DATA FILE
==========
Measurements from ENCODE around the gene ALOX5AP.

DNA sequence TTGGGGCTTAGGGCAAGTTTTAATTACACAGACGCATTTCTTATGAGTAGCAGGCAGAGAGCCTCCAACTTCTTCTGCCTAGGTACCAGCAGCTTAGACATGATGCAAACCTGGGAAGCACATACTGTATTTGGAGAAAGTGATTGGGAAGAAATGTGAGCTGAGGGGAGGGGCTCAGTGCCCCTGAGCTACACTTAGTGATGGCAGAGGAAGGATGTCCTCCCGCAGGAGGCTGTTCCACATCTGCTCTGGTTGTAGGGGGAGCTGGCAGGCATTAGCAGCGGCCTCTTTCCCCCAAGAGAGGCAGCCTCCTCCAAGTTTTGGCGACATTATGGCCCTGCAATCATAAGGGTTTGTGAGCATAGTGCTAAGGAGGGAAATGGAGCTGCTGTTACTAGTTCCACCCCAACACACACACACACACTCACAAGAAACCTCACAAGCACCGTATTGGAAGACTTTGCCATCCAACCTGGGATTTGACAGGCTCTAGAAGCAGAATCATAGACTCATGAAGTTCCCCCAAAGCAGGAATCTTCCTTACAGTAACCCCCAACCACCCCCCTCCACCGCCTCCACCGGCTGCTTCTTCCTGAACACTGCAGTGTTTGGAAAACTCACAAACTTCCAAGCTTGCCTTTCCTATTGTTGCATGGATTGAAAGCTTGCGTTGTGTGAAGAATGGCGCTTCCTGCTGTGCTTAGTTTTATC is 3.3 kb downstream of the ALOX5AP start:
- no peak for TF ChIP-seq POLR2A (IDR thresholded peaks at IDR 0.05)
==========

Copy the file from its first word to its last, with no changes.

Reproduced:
Measurements from ENCODE around the gene ALOX5AP.

DNA sequence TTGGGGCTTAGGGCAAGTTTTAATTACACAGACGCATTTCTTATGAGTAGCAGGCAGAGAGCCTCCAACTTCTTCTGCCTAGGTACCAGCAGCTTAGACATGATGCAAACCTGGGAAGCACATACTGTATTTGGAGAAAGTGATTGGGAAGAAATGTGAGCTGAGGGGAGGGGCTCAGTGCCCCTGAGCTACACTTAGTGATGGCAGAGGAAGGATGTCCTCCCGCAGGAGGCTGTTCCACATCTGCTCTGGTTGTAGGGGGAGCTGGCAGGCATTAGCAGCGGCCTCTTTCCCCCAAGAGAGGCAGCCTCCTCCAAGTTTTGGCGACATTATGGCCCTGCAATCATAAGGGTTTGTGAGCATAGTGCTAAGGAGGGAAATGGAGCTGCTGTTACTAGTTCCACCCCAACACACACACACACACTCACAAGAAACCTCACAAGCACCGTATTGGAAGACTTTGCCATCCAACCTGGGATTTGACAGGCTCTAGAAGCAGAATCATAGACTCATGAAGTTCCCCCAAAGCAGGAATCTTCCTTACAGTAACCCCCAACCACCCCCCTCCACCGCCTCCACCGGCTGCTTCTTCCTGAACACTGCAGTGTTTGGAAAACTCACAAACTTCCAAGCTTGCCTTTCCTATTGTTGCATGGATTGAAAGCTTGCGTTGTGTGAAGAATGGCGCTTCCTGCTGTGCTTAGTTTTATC is 3.3 kb downstream of the ALOX5AP start:
- no peak for TF ChIP-seq POLR2A (IDR thresholded peaks at IDR 0.05)